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Researchers use solar power to study wild elephants in Africa news
By Mark Shwartz
19 October 2012

A team of elephant researchers from Stanford University has transformed a remote corner of southern Africa into a high-tech field camp run entirely on sunlight. The seasonal solar-powered research camp gives scientists a rare opportunity to quietly observe, videotape and photograph wild elephants at Mushara waterhole, an isolated oasis in Etosha National Park in Namibia.

"One of the really special aspects of solar energy is that it allows us to be in this incredibly remote area that's closed to tourists and is off the grid," said lead researcher Caitlin O'Connell-Rodwell, an instructor at the Stanford School of Medicine and a collaborating scientist at Stanford's Center for Conservation Biology.

"We get to watch elephant society unfold before us in a very quiet environment no generators, no people, no vehicles," she added.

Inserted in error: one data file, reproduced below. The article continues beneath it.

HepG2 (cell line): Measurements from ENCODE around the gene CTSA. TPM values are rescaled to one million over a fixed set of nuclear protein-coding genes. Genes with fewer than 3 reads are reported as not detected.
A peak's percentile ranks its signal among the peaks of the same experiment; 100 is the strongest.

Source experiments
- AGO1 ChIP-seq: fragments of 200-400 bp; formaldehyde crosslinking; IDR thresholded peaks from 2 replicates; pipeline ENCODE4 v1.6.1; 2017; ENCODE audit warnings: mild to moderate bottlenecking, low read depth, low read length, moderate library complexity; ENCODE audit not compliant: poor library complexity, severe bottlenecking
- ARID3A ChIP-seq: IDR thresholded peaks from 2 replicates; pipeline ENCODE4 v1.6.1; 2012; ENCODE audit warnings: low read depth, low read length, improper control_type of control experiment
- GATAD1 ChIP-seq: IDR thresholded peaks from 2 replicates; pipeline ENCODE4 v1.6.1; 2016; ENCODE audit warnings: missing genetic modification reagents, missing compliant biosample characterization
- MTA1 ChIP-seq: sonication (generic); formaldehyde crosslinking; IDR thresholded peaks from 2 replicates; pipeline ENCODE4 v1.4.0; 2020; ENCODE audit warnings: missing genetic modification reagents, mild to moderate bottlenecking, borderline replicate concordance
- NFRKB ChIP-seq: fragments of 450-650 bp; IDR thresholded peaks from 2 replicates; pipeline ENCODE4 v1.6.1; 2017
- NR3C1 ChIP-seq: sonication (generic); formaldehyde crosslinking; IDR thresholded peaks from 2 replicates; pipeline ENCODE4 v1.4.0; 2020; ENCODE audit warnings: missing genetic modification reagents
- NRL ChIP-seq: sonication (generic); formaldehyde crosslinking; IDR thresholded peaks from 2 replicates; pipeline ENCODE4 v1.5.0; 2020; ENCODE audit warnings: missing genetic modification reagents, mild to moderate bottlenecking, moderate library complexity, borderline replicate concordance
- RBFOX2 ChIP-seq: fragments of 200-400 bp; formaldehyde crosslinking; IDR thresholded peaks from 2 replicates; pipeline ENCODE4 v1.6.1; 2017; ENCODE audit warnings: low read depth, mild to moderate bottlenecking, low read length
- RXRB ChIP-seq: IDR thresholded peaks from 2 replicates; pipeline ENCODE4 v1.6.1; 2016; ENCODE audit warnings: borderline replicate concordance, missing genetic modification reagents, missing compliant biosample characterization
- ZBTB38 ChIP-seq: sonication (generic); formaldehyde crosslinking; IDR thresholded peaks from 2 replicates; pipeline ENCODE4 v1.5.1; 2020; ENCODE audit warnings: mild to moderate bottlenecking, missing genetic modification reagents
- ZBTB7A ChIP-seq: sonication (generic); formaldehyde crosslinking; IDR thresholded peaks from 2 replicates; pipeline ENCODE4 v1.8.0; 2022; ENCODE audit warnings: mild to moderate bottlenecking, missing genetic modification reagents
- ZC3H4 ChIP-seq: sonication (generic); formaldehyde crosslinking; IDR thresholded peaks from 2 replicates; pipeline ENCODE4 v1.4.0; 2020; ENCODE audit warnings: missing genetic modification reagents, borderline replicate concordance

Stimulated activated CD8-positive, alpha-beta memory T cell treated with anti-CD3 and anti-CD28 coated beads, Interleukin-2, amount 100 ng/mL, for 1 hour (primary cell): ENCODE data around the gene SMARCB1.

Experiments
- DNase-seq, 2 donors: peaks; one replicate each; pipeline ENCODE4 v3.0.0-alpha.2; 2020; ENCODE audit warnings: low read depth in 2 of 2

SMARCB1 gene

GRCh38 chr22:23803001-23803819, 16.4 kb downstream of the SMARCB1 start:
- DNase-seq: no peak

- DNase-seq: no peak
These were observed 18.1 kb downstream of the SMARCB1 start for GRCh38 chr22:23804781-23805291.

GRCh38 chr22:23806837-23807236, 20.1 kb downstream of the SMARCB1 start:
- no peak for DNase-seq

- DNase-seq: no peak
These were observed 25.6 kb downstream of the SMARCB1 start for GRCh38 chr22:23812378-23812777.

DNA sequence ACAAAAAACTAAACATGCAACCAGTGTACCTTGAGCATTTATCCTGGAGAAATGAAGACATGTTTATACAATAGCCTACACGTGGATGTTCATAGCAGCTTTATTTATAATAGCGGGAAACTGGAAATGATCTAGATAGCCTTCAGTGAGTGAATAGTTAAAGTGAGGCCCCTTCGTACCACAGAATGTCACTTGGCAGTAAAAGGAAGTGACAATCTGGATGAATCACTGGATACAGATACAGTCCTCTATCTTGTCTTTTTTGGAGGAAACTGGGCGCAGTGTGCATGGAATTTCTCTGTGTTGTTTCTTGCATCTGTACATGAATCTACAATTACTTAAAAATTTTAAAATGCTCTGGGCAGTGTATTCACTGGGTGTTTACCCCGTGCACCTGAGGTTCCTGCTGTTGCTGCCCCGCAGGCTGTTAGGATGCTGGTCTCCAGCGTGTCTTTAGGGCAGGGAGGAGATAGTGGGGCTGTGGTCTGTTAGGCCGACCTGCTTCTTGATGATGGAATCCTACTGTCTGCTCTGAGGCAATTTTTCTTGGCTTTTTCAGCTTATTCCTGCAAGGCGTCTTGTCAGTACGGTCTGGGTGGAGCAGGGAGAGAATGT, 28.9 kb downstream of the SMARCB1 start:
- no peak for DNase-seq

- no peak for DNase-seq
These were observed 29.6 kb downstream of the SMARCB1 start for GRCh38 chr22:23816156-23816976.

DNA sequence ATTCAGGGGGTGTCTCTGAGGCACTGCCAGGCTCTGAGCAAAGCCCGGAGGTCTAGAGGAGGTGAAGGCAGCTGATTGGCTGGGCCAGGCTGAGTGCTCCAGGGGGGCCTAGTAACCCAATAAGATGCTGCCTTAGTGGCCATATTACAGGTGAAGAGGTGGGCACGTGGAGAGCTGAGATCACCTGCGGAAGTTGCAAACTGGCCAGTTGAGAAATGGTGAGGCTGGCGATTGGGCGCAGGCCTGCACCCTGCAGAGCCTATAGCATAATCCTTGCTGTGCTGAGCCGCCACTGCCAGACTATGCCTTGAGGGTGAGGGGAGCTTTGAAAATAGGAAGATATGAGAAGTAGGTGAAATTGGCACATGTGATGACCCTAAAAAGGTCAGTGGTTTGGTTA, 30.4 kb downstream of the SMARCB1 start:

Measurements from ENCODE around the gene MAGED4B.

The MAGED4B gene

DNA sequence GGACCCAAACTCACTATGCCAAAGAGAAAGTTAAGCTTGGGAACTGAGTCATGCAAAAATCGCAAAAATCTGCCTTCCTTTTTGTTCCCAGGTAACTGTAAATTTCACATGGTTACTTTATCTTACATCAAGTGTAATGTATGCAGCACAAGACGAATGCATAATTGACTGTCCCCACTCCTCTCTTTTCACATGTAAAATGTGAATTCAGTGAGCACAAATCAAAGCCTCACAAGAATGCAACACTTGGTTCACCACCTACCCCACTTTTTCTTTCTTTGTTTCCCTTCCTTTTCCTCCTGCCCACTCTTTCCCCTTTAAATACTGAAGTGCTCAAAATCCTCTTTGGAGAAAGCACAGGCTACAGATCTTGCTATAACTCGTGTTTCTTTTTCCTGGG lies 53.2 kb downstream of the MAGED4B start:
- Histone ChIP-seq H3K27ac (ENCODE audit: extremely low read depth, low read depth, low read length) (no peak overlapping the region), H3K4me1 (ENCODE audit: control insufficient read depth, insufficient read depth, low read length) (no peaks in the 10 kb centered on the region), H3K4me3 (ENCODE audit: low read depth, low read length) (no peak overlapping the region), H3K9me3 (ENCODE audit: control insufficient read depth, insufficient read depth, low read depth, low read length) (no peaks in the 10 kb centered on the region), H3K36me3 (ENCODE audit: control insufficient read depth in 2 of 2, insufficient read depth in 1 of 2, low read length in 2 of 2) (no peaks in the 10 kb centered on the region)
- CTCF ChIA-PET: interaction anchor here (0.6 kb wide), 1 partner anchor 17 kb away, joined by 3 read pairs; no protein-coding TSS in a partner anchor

O'Connell-Rodwell has been studying elephant communication at Mushara for 20 years. She was the first scientist to demonstrate that low-frequency calls produced by elephants generate powerful vibrations in the ground seismic signals that elephants can feel, and even interpret, via their sensitive trunks and feet.

To identify individual elephants, Stanford undergraduate Patrick Freeman took hundreds of high-resolution photographs using a camera run on solar-powered batteries. His trip to Namibia was supported by a travel grant from the Vice Provost for Undergraduate Education at Stanford.

Solar energy was also used to operate a powerful speaker system that delivered low-frequency sounds to elephants gathered at the waterhole. The solar panels provided enough electricity to run a makeshift elephant dung laboratory, operate camera and editing equipment for a documentary video crew, and power two 12-volt refrigerators stocked with fresh meat, dairy products and beer.
Wildlife on parade





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Researchers use solar power to study wild elephants in Africa